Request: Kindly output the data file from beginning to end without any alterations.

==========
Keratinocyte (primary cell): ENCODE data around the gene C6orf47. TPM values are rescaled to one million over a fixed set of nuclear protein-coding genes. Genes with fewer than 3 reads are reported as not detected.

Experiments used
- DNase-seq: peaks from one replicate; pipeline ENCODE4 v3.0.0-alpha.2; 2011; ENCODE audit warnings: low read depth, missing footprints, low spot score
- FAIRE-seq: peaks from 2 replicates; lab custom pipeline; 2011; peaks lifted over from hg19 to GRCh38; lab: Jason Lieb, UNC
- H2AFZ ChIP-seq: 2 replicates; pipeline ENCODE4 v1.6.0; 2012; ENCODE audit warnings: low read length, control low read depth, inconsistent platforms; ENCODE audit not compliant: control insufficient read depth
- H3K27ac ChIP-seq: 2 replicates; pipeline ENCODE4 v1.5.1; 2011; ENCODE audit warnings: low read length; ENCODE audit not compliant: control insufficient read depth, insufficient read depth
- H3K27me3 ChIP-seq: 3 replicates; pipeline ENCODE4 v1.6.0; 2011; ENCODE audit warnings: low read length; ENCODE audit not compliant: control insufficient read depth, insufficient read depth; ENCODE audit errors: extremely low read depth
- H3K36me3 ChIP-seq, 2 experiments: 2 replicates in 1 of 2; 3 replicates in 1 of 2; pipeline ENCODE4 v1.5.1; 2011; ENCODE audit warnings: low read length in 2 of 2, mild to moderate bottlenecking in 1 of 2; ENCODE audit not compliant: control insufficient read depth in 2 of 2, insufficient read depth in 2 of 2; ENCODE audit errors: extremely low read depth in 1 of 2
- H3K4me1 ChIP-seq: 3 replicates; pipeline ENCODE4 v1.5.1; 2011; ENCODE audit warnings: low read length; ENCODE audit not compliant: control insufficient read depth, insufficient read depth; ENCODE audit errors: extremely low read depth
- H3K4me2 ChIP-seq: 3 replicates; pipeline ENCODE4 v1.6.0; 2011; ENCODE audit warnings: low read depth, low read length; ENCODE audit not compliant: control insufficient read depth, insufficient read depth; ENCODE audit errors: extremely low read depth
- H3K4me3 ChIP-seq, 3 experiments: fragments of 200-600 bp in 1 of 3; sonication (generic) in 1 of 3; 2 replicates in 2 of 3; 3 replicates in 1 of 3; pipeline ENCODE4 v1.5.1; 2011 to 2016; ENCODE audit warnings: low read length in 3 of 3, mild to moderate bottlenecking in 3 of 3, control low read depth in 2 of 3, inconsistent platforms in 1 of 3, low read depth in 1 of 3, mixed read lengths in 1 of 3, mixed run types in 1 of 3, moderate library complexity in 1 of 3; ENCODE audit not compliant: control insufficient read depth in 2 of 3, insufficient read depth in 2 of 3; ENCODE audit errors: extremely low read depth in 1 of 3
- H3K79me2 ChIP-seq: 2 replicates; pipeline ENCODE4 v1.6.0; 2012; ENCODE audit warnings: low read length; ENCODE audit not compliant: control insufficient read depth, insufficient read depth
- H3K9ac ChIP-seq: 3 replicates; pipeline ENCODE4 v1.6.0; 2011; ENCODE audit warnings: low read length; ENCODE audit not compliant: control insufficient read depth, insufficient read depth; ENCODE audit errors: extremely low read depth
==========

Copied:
Keratinocyte (primary cell): ENCODE data around the gene C6orf47. TPM values are rescaled to one million over a fixed set of nuclear protein-coding genes. Genes with fewer than 3 reads are reported as not detected.

Experiments used
- DNase-seq: peaks from one replicate; pipeline ENCODE4 v3.0.0-alpha.2; 2011; ENCODE audit warnings: low read depth, missing footprints, low spot score
- FAIRE-seq: peaks from 2 replicates; lab custom pipeline; 2011; peaks lifted over from hg19 to GRCh38; lab: Jason Lieb, UNC
- H2AFZ ChIP-seq: 2 replicates; pipeline ENCODE4 v1.6.0; 2012; ENCODE audit warnings: low read length, control low read depth, inconsistent platforms; ENCODE audit not compliant: control insufficient read depth
- H3K27ac ChIP-seq: 2 replicates; pipeline ENCODE4 v1.5.1; 2011; ENCODE audit warnings: low read length; ENCODE audit not compliant: control insufficient read depth, insufficient read depth
- H3K27me3 ChIP-seq: 3 replicates; pipeline ENCODE4 v1.6.0; 2011; ENCODE audit warnings: low read length; ENCODE audit not compliant: control insufficient read depth, insufficient read depth; ENCODE audit errors: extremely low read depth
- H3K36me3 ChIP-seq, 2 experiments: 2 replicates in 1 of 2; 3 replicates in 1 of 2; pipeline ENCODE4 v1.5.1; 2011; ENCODE audit warnings: low read length in 2 of 2, mild to moderate bottlenecking in 1 of 2; ENCODE audit not compliant: control insufficient read depth in 2 of 2, insufficient read depth in 2 of 2; ENCODE audit errors: extremely low read depth in 1 of 2
- H3K4me1 ChIP-seq: 3 replicates; pipeline ENCODE4 v1.5.1; 2011; ENCODE audit warnings: low read length; ENCODE audit not compliant: control insufficient read depth, insufficient read depth; ENCODE audit errors: extremely low read depth
- H3K4me2 ChIP-seq: 3 replicates; pipeline ENCODE4 v1.6.0; 2011; ENCODE audit warnings: low read depth, low read length; ENCODE audit not compliant: control insufficient read depth, insufficient read depth; ENCODE audit errors: extremely low read depth
- H3K4me3 ChIP-seq, 3 experiments: fragments of 200-600 bp in 1 of 3; sonication (generic) in 1 of 3; 2 replicates in 2 of 3; 3 replicates in 1 of 3; pipeline ENCODE4 v1.5.1; 2011 to 2016; ENCODE audit warnings: low read length in 3 of 3, mild to moderate bottlenecking in 3 of 3, control low read depth in 2 of 3, inconsistent platforms in 1 of 3, low read depth in 1 of 3, mixed read lengths in 1 of 3, mixed run types in 1 of 3, moderate library complexity in 1 of 3; ENCODE audit not compliant: control insufficient read depth in 2 of 3, insufficient read depth in 2 of 3; ENCODE audit errors: extremely low read depth in 1 of 3
- H3K79me2 ChIP-seq: 2 replicates; pipeline ENCODE4 v1.6.0; 2012; ENCODE audit warnings: low read length; ENCODE audit not compliant: control insufficient read depth, insufficient read depth
- H3K9ac ChIP-seq: 3 replicates; pipeline ENCODE4 v1.6.0; 2011; ENCODE audit warnings: low read length; ENCODE audit not compliant: control insufficient read depth, insufficient read depth; ENCODE audit errors: extremely low read depth